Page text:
A spiking neural network model of the medial superior olive using spike timing dependent plasticity for sound localization
- Intelligent Systems Research Centre, Magee Campus, University of Ulster, Derry, Northern Ireland, UK
Sound localization can be defined as the ability to identify the position of an input sound source and is considered a powerful aspect of mammalian perception. For low frequency sounds, i.e., in the range 270 Hz–1.5 KHz, the mammalian auditory pathway achieves this by extracting the Interaural Time Difference between sound signals being received by the left and right ear. This processing is performed in a region of the brain known as the Medial Superior Olive (MSO). This paper presents a Spiking Neural Network (SNN) based model of the MSO. The network model is trained using the Spike Timing Dependent Plasticity learning rule using experimentally observed Head Related Transfer Function data in an adult domestic cat. The results presented demonstrate how the proposed SNN model is able to perform sound localization with an accuracy of 91.82% when an error tolerance of ±10° is used. For angular resolutions down to 2.5°, it will be demonstrated how software based simulations of the model incur significant computation times. The paper thus also addresses preliminary implementation on a Field Programmable Gate Array based hardware platform to accelerate system performance.
sound localisation, MSO, SNN, STDP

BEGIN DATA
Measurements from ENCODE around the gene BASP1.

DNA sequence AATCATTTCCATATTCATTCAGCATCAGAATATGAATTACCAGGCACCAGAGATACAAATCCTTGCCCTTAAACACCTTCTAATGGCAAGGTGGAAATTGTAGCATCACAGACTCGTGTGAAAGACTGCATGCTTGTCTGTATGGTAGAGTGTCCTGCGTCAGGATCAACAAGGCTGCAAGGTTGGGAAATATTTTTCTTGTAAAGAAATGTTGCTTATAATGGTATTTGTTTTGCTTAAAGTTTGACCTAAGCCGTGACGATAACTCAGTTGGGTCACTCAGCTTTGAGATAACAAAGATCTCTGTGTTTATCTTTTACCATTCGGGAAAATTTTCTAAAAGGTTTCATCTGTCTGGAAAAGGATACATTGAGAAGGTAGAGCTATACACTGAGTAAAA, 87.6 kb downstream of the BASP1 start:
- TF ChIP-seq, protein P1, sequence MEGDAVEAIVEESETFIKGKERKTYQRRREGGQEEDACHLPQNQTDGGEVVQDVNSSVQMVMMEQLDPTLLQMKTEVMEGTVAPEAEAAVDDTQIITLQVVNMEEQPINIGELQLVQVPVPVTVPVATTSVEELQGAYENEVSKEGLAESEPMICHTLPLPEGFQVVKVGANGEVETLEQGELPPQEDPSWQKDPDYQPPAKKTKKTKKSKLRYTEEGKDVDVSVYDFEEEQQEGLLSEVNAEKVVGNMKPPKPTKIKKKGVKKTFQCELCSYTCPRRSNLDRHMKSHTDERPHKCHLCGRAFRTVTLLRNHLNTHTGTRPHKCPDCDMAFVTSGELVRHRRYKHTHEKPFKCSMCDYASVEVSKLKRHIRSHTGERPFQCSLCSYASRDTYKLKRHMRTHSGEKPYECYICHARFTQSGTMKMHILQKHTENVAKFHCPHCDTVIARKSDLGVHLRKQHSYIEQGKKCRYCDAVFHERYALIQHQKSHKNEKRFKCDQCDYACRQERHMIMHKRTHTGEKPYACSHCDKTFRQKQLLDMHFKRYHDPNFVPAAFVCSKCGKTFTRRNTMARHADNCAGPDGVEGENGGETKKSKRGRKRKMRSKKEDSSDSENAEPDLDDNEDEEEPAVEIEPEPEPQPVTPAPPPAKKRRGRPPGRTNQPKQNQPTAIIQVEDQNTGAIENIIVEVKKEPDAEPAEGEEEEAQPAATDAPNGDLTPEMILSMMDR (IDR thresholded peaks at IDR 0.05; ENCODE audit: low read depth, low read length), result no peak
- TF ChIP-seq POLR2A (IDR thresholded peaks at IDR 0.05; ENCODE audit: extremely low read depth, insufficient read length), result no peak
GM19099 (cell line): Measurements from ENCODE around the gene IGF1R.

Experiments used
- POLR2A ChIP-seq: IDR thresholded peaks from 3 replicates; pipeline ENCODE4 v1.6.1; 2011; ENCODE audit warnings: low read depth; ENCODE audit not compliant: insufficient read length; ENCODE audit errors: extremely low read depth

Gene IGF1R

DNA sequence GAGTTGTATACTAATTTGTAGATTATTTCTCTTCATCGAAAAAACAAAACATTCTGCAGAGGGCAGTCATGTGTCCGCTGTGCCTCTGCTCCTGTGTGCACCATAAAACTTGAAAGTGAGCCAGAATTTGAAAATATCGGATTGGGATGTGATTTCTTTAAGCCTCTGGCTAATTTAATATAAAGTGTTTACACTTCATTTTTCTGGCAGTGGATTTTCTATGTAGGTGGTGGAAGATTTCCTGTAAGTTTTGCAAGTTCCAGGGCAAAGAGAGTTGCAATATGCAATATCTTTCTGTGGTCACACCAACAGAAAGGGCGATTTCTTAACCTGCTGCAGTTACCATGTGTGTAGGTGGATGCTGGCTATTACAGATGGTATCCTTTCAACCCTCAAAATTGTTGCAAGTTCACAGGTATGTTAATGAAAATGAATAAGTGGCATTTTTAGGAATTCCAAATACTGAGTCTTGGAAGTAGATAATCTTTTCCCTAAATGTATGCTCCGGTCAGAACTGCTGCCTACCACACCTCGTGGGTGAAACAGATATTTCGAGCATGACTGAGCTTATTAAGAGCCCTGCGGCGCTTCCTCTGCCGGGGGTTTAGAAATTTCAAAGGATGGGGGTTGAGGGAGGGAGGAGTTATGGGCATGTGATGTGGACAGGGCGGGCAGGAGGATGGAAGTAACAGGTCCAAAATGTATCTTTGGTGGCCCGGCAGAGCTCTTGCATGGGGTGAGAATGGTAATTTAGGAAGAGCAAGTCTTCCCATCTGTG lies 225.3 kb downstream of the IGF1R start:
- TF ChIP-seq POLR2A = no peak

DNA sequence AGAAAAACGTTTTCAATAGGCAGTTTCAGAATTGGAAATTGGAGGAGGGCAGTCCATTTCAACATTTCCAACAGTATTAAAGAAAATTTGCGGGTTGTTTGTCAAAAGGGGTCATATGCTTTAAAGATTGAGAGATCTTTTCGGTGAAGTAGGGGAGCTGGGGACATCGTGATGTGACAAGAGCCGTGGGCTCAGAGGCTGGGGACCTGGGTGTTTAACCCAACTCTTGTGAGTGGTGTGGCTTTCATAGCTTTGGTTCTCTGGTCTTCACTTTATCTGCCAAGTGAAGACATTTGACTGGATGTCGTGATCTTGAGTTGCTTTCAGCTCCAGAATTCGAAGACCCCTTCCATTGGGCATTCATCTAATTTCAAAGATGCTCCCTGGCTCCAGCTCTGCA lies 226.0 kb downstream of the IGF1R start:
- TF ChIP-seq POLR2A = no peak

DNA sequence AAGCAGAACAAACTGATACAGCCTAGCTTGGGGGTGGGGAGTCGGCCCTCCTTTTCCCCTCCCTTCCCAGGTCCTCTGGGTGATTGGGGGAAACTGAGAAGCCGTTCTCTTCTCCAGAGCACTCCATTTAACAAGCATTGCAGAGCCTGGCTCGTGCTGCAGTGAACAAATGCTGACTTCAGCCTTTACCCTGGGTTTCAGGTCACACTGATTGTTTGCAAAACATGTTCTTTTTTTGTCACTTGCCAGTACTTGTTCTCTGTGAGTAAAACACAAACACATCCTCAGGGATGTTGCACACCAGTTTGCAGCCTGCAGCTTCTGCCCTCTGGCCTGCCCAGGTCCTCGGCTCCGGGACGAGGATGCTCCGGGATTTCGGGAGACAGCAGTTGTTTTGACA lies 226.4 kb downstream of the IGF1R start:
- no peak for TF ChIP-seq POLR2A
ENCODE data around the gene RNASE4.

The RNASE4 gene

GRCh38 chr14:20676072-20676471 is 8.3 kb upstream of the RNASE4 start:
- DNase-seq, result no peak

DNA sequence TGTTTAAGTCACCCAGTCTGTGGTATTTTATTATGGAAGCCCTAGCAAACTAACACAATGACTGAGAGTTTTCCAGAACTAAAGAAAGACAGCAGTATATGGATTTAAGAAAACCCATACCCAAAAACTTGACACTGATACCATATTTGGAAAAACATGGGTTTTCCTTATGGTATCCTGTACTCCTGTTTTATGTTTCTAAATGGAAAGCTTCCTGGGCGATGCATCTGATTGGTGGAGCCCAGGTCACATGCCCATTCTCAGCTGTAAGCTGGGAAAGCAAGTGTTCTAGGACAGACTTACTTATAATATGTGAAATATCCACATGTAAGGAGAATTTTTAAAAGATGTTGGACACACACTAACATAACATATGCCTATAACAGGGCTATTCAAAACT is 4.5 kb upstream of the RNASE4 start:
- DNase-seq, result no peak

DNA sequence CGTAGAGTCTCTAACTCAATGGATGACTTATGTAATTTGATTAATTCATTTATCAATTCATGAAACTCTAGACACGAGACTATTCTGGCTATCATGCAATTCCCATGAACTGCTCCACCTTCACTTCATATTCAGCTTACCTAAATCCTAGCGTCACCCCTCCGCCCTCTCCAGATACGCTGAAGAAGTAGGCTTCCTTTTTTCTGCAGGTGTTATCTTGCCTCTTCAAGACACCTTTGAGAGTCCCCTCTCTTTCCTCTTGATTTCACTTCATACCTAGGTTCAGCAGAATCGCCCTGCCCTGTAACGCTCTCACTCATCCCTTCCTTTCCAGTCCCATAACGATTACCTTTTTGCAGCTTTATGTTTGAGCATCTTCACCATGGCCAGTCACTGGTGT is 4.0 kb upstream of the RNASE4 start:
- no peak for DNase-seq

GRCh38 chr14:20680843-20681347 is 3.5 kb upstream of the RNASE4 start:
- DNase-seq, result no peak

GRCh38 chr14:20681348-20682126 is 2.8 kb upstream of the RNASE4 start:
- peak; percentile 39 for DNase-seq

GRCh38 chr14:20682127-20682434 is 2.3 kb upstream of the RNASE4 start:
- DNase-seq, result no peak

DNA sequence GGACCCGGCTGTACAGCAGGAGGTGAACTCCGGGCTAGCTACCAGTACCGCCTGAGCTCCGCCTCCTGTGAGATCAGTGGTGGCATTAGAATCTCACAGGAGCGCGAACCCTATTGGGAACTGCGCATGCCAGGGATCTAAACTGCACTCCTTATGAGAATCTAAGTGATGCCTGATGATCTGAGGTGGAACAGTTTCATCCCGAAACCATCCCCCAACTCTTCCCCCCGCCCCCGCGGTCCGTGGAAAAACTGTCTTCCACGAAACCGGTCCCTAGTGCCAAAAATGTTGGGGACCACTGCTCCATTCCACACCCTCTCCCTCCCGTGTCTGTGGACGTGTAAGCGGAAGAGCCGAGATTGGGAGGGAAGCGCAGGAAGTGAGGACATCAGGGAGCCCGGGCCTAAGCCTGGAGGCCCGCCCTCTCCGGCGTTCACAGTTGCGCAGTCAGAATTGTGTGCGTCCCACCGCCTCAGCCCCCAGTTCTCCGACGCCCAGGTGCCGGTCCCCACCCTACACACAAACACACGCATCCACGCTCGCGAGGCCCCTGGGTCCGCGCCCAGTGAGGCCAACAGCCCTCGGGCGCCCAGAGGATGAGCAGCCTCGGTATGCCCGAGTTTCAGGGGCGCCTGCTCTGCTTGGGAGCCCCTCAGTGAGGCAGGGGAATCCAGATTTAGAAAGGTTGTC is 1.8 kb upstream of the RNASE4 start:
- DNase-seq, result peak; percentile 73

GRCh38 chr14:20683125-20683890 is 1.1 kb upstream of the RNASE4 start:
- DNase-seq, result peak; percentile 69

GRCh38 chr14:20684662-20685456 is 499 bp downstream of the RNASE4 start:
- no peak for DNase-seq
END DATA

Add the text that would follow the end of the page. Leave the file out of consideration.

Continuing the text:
Glackin B, Wall JA, McGinnity TM, Maguire LP and McDaid LJ (2010) A spiking neural network model of the medial superior olive using spike timing dependent plasticity for sound localization. Front. Comput. Neurosci. 4:18. doi: 10.3389/fncom.2010.00018
Received: 22 February 2010;
Paper pending published: 20 March 2010;
Accepted: 04 June 2010;
Published online: 03 August 2010
Henry Markram, Ecole Polytechnique Federale de Lausanne, Switzerland
Silvia Scarpetta, University of Salerno, Italy
Claudia Clopath, Ecole Polytechnique Federale de Lausanne, Switzerland
© 2010 Glackin, Wall, McGinnity, Maguire and McDaid. This is an open-access article subject to an exclusive license agreement between the authors and the Frontiers Research Foundation, which permits unrestricted use, distribution, and reproduction in any medium, provided the original authors and source are credited.
Thomas M. McGinnity, Intelligent Systems Research Centre, Magee Campus, University of Ulster, Derry, Northern Ireland BT48 7JL, UK. e-mail: firstname.lastname@example.org